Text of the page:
Wednesday, November 29, 2006

Civil War in Iraq? Implications for the U.S. Mission

There's some current debate over the labeling of the Iraq conflict as a civil war. Today's Los Angeles Times has a piece by Barry Lando discussing the decision by both NBC News and the Times to adopt the civil war terminology.

What are the implications of adopting the civil war label? Over at the new National Interest,
Stephen Biddle argues that Iraq has long been in civil war and the fact of enduring sectarian conflict makes victory in Iraq exceedingly difficult:

Iraq may or may not become a stable democracy someday—but the demonstration effect is already lost. Complete success is thus unlikely. But total failure can still be averted.

The challenge here is not to avert civil war, however. Iraq is already in a civil war—and has been for a long time. It is too late for prevention. The real challenge now is termination.

This means we need to shift from a strategy designed for classical counter-insurgency to one designed for terminating an ongoing civil war....

Current U.S. policy, however, undermines our prospects for this in at least two ways. First, we have little leverage for compelling the mutual compromises needed for real power sharing. Each camp sees potentially genocidal stakes in power sharing: the downside risks if the deal fails to ensure their security could be mass violence at the hands of communal rivals. Against such enormous stakes, major leverage will be needed to convince nervous parties to accept the risks; U.S. offers of development aid or trade assistance or political recognition are trivial by comparison. And this thin gruel is getting thinner as the United States begins to cut even the modest aid we now provide—the Marshall Plan this is not. Such weak leverage will never persuade Iraqis to take the huge risks involved in real compromise.

Second, we are apparently unwilling to play the role of long-term peacekeeping stabilizer. Though disliked by many Iraqis, in principle U.S. forces could still do this. In recent months American efforts in suppressing Shi‘a militias and our comparative sectarian evenhandedness in places such as Tal Afar and Baghdad are persuading Sunnis that we are potential defenders against Shi‘a violence. Though Shi‘a are wary of American motives, three years of U.S. combat against Sunni guerillas give us the bona fides to keep Shi‘a trust if we play our cards right. We can be neutral—the problem is that we are not willing to stay. Who would trust a deal enforced by a peacekeeper who announces its intention to leave as soon as it can hand its job over to one of the combatants in an ongoing civil war?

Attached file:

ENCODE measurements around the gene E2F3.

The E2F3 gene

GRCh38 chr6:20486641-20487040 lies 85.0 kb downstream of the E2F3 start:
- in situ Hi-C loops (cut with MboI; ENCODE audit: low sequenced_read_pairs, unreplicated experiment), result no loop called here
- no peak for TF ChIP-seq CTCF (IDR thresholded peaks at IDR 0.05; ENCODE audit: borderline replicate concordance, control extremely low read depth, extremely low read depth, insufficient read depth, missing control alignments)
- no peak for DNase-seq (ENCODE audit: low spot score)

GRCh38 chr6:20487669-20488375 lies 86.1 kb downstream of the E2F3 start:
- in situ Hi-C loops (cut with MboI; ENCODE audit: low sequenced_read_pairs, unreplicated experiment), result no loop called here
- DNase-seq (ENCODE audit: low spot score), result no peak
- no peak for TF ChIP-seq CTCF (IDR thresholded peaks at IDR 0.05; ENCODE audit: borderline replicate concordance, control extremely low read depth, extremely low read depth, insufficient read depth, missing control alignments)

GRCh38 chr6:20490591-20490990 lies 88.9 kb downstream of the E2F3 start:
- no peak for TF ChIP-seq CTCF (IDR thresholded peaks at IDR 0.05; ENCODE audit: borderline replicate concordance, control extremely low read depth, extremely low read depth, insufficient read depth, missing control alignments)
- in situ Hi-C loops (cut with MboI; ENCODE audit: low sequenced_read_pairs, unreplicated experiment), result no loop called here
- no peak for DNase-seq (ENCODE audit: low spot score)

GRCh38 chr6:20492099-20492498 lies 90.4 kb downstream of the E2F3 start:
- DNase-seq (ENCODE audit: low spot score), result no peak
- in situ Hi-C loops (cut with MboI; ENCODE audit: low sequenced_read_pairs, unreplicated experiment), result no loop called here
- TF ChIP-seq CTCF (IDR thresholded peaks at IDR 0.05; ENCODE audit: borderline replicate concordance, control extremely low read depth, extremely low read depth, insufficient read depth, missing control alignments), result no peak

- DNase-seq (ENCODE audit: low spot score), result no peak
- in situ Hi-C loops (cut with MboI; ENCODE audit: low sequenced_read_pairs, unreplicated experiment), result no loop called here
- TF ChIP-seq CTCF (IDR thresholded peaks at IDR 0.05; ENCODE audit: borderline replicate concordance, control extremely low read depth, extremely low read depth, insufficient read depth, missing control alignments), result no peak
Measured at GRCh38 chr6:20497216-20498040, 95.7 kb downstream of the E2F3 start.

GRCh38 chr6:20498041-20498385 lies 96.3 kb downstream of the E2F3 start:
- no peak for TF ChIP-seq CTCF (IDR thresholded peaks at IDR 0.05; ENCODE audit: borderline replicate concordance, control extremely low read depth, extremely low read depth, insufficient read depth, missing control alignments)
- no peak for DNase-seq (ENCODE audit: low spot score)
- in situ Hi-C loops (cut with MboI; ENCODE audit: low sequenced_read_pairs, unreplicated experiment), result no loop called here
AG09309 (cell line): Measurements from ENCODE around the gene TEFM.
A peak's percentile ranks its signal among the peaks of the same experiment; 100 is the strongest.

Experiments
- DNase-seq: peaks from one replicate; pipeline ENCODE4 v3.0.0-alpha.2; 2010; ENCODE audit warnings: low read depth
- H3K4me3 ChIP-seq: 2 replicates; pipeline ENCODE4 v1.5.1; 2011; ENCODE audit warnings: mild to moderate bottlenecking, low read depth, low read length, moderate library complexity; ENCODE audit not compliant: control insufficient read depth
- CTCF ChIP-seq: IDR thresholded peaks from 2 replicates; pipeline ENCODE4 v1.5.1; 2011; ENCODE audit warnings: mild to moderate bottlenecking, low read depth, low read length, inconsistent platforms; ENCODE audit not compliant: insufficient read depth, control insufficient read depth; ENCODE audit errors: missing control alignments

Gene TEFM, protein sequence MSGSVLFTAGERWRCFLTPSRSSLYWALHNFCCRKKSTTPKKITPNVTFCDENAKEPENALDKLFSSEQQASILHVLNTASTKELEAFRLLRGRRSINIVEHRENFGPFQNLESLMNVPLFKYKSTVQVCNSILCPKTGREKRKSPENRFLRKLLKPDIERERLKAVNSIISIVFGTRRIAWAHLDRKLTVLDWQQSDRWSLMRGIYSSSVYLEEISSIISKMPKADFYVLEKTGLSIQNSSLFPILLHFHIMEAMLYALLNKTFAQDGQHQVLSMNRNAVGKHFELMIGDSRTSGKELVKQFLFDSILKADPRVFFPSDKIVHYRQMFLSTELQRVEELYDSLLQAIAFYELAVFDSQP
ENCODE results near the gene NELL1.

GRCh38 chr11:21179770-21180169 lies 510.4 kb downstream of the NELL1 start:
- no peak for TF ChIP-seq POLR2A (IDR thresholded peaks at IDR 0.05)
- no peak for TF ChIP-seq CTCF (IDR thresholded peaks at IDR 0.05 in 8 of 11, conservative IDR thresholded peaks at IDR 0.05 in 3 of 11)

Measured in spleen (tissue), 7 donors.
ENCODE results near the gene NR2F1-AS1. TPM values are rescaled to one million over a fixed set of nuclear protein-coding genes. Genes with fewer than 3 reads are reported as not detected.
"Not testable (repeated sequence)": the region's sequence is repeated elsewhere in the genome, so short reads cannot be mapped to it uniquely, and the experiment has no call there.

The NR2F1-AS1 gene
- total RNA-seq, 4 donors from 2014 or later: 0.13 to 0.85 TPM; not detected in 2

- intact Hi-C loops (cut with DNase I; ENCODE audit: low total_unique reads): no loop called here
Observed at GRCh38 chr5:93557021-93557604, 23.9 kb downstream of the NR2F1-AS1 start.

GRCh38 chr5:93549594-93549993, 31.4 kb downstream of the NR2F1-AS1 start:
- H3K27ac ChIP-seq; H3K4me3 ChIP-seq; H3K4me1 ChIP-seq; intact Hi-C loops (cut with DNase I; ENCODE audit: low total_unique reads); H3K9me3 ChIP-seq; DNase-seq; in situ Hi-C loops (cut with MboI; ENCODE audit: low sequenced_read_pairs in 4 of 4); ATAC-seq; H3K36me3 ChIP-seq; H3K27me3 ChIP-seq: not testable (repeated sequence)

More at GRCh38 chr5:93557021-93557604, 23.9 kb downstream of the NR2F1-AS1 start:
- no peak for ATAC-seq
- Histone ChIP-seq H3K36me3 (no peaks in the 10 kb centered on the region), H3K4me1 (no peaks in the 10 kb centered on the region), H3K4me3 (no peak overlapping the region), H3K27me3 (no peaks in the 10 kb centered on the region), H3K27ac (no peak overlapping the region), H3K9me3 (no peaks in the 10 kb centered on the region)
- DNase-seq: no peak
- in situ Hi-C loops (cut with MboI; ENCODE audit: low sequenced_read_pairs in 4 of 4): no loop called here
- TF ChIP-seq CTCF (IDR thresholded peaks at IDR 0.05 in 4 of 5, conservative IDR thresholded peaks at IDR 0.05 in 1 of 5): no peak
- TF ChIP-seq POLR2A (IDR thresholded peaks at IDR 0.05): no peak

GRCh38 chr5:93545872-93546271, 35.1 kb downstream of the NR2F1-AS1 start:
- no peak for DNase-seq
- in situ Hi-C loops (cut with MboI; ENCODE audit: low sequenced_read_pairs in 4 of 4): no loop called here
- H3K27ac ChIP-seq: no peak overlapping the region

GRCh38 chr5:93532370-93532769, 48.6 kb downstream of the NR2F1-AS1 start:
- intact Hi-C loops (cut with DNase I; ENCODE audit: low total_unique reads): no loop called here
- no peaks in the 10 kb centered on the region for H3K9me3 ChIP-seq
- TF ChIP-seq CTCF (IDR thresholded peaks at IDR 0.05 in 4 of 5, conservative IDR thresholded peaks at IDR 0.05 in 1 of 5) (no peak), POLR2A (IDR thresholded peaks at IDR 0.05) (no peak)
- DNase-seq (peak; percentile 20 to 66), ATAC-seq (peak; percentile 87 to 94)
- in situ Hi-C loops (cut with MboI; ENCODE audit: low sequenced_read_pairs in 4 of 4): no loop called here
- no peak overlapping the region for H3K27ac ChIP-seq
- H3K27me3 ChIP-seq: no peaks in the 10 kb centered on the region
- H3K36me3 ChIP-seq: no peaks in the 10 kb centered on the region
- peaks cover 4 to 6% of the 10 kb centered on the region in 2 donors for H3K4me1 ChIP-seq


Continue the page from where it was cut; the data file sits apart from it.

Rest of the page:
Theoretically, at least, the second problem could be solved if we could create a truly national, rather than sectarian, institution in the Iraqi security forces to replace us—a force with true intercommunal balance; with soldiers and officers who see themselves as Iraqis and not as Shi‘a, Kurds or Sunnis; that fights any rebel or protects any population regardless of sect or ethnicity; and with the competence and motivation to defeat those rebels in battle. There are a host of practical barriers to accomplishing this in objective reality, ranging from the increasing salience of subnational identity among all Iraqis since 2003, to the reticence of many Iraqi recruits to fight outside their home provinces (in practical terms, a reluctance to do something other than defend their subgroup from outsiders), to the challenge of motivating soldiers to give their lives for a government many see as corrupt or incompetent, to the difficulties of establishing modern systems of pay, leave, resupply and administration in a society which has seen little efficient public administration in the past, to many other challenges large and small.